After Chicago we visited juvenile facilities – juvenile courts, places of detention, and other institutions – and held meetings with more than 50 American judges, scholars, police and probation officers, State Department and Justice Department officials (including from the Justice Department’s Office of Juvenile Justice and Delinquency Prevention), district attorneys and juvenile defenders, and community leaders of groups working on juvenile justice. We heard from juvenile detainees. We stopped in Washington DC, Maryland, and the San Francisco Bay Area. The delegation departed San Francisco and returned to China on October 23, 2008.
At each stop, Judge Hu and colleagues gave presentations on China’s juvenile justice situation, its past and current state, and its plans for the future.
A Momentous Encounter with Justice Anthony Kennedy
On October 16, 2008, the delegation, joined by the Chinese Deputy Chief of Mission (now China’s Ambassador to the United States) Xie Feng, Judge Sing and me, met with Justice Anthony Kennedy of the Supreme Court. Justice Kennedy is a towering figure in juvenile justice reform in the United States, having authored the Roper vs. Simmons decision in 2005. In this 5-4 decision, the Court decided that executing a person for crimes committed before the age of 18 is unconstitutional. In the decision, Judge Kennedy reversed his previous support for executing juveniles, and he cited the fact that China had long ago banned executing juveniles. The Chinese judges provided background on how China’s judiciary decided to take this step.
Justice Kennedy had just returned to Washington from a trip to Europe. He was struck at how severe sentences handed down by American courts were compared to sentences passed by courts in western Europe, reflecting a culture of punishment instead of rehabilitation of offenders.
Judge Sing was impressed by Justice Kennedy’s grasp of research that showed that the adolescent brain is very different from the adult brain. These findings underpinned his decision in the Roper vs. Simmons case. The Chinese judges were not surprised by the findings.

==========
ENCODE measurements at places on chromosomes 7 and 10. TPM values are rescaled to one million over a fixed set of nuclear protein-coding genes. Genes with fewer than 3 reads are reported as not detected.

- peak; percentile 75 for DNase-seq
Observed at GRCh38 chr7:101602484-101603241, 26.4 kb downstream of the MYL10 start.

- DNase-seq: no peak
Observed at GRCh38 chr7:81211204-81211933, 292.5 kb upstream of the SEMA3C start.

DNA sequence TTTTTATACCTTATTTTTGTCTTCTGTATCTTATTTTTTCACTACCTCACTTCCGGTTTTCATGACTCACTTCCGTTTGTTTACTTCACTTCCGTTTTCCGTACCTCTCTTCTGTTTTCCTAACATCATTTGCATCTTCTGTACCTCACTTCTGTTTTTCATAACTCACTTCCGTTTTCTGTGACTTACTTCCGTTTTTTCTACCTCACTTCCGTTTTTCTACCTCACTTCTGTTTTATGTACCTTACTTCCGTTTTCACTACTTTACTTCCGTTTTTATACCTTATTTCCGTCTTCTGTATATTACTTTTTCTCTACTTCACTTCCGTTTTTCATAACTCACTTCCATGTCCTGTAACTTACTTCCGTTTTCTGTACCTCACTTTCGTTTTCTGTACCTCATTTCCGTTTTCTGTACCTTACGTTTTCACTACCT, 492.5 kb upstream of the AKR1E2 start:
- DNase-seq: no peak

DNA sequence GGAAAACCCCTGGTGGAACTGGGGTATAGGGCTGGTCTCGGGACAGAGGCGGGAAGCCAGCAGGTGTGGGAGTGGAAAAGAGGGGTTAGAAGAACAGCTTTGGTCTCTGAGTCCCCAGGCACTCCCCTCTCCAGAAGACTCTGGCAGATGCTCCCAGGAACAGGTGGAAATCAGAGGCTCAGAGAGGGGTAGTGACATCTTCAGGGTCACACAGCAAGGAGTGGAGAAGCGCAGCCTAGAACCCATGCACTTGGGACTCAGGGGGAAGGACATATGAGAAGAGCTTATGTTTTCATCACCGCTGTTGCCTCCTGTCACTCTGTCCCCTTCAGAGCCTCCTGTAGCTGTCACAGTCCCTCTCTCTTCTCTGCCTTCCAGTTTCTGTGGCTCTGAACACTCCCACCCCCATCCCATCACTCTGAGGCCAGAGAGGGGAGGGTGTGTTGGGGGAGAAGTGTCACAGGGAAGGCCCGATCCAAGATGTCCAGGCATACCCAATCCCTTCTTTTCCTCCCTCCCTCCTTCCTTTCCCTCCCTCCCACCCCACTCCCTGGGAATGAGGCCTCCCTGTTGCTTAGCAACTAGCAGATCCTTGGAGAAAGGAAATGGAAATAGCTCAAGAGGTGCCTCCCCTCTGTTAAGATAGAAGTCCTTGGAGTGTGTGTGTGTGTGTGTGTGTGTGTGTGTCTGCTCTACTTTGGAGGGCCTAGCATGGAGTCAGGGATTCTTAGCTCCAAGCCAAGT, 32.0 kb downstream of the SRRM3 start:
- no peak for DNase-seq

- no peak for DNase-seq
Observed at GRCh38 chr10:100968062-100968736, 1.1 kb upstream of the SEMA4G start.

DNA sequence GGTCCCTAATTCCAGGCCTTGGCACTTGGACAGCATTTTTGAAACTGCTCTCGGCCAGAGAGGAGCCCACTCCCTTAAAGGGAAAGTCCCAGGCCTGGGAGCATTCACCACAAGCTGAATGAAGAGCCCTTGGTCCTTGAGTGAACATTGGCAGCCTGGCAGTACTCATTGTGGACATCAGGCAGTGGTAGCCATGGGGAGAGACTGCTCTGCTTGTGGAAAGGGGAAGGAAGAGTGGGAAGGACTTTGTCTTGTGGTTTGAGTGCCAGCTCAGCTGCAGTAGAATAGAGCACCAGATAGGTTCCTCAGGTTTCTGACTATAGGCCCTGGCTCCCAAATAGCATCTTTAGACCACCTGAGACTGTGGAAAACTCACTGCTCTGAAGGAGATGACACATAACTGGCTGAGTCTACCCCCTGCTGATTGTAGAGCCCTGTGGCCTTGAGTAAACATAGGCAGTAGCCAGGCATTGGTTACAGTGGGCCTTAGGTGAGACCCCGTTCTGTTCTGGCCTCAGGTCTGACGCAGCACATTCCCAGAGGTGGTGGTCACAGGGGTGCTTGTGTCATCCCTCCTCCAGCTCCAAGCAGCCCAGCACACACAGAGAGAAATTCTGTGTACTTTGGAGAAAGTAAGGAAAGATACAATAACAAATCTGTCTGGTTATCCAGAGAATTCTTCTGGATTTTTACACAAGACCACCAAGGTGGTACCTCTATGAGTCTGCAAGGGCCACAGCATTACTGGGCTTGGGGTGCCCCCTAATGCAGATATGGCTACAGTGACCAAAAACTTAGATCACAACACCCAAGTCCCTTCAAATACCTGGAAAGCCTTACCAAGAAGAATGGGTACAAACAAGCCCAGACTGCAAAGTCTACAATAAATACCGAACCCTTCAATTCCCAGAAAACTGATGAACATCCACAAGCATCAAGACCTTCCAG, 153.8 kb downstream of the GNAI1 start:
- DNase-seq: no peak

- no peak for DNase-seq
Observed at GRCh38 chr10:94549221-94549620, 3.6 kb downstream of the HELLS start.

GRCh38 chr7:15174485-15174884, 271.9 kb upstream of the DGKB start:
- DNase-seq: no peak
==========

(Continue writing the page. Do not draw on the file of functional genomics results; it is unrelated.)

Two Sites in Maryland
The day after our meeting with Justice Kennedy, we boarded our bus, packed with lunch boxes, and headed to two locations in Maryland: The Oak Hill Youth Center in Laurel, and the Victor Cullen Center in Sabillasville. Both facilities had been recommended by the MacArthur Foundation.
The Oak Hill Youth Center was, at the time of our visit, a maximum-security detention facility for Washington DC youth convicted of committing serious crimes. Upon arrival we were told that the center could house 60 male youths.
We had a look at the living quarters, the kitchen, the gym, and a new building under construction. We had the opportunity to speak with detainees both before and after the tour.
As we got ready to leave, Judge Hu took me aside and offered me a cigarette. “When will we see the detention center for white youth?” he asked. On our walk around the facility, we interacted with youth of color, nearly all of whom were African American.
Housed in a historic building in Sabillasville, the Victor Cullen Center is the headquarters of the Maryland Department of Youth Services. We listened to a presentation on the “Maryland Model” and engaged in a roundtable discussion with state officials, staff of the center, and detainees.
Tough Love: A Meeting of Unlike Minds
A focus of the discussion was recidivism. Maryland was proud to have lowered recidivism among youth detainees to under 50 percent. Our Chinese guests were asked what the recidivism rate for youth offenders was in China.